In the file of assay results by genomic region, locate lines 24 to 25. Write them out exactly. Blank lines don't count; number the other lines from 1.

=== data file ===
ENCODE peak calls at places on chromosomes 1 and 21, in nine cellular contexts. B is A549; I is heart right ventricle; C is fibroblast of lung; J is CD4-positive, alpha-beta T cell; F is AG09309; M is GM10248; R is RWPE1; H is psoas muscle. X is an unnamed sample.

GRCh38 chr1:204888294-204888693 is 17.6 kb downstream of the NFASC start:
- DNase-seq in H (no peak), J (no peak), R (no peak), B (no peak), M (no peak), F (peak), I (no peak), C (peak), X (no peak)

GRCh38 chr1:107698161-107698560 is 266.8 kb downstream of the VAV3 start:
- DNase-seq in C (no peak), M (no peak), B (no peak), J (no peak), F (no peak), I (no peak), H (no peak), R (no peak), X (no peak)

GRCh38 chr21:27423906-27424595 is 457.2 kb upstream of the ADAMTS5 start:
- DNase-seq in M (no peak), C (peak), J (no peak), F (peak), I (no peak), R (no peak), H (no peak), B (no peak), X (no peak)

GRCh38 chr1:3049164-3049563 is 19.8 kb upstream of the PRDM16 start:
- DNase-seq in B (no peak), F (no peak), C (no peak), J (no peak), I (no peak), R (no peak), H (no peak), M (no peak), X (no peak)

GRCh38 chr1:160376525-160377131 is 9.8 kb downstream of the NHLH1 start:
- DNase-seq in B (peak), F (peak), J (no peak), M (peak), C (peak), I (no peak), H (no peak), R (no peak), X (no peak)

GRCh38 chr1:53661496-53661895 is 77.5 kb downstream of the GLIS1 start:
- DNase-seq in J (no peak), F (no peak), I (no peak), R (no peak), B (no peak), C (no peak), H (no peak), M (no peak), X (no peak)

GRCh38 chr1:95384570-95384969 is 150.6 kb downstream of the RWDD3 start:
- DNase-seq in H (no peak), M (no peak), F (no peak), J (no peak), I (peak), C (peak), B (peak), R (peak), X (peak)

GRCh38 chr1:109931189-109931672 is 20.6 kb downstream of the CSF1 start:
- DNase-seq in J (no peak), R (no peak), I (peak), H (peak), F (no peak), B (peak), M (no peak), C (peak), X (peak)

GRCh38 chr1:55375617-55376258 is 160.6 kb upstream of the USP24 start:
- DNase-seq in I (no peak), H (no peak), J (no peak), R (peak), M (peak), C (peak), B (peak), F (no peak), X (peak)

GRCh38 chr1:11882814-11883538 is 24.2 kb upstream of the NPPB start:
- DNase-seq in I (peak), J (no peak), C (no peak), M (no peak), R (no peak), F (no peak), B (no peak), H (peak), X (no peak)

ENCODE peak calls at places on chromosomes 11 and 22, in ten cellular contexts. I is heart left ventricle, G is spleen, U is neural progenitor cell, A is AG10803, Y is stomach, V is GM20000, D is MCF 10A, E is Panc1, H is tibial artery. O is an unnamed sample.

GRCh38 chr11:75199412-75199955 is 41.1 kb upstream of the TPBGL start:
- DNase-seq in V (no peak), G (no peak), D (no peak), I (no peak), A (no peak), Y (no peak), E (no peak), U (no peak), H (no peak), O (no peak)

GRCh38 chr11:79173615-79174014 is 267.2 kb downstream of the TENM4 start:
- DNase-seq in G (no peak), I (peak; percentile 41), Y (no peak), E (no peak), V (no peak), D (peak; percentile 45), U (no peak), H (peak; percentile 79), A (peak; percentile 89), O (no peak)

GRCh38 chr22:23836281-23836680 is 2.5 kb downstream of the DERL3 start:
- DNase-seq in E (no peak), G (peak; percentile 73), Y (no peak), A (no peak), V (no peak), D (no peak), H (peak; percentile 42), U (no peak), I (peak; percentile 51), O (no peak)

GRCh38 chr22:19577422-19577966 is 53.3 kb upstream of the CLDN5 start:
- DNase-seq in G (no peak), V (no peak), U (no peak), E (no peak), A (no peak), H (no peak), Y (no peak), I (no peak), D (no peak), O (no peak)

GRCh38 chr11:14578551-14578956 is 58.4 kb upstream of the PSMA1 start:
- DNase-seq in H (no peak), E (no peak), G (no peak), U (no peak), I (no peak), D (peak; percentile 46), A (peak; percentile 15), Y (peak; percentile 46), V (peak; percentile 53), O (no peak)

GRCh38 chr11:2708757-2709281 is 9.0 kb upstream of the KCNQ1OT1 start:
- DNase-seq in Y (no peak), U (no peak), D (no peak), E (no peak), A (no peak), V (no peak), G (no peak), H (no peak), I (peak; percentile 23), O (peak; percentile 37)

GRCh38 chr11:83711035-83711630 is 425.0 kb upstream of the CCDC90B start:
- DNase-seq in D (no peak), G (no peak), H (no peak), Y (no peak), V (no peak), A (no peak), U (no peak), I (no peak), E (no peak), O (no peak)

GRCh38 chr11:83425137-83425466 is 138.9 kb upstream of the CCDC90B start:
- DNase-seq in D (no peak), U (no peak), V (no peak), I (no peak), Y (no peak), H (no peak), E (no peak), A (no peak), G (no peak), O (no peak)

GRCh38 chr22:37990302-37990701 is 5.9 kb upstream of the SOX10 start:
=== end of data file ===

- DNase-seq in V (no peak), G (no peak), D (no peak), I (no peak), A (no peak), Y (no peak), E (no peak), U (no peak), H (no peak), O (no peak)

GRCh38 chr11:79173615-79174014 is 267.2 kb downstream of the TENM4 start: